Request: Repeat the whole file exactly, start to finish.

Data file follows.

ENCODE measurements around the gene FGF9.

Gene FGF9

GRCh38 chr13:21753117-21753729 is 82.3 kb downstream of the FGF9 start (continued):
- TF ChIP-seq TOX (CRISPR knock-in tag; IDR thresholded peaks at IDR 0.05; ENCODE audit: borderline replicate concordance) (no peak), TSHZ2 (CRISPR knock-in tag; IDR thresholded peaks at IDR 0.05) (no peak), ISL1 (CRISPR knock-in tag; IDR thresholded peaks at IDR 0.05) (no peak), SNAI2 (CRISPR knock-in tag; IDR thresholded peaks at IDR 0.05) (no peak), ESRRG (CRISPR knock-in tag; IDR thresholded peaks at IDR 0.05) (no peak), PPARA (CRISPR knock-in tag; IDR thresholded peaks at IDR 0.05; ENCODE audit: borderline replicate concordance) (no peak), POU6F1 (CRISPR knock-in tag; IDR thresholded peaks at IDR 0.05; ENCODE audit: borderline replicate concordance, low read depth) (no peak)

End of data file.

ENCODE measurements around the gene FGF9.

Gene FGF9

GRCh38 chr13:21753117-21753729 is 82.3 kb downstream of the FGF9 start (continued):
- TF ChIP-seq TOX (CRISPR knock-in tag; IDR thresholded peaks at IDR 0.05; ENCODE audit: borderline replicate concordance) (no peak), TSHZ2 (CRISPR knock-in tag; IDR thresholded peaks at IDR 0.05) (no peak), ISL1 (CRISPR knock-in tag; IDR thresholded peaks at IDR 0.05) (no peak), SNAI2 (CRISPR knock-in tag; IDR thresholded peaks at IDR 0.05) (no peak), ESRRG (CRISPR knock-in tag; IDR thresholded peaks at IDR 0.05) (no peak), PPARA (CRISPR knock-in tag; IDR thresholded peaks at IDR 0.05; ENCODE audit: borderline replicate concordance) (no peak), POU6F1 (CRISPR knock-in tag; IDR thresholded peaks at IDR 0.05; ENCODE audit: borderline replicate concordance, low read depth) (no peak)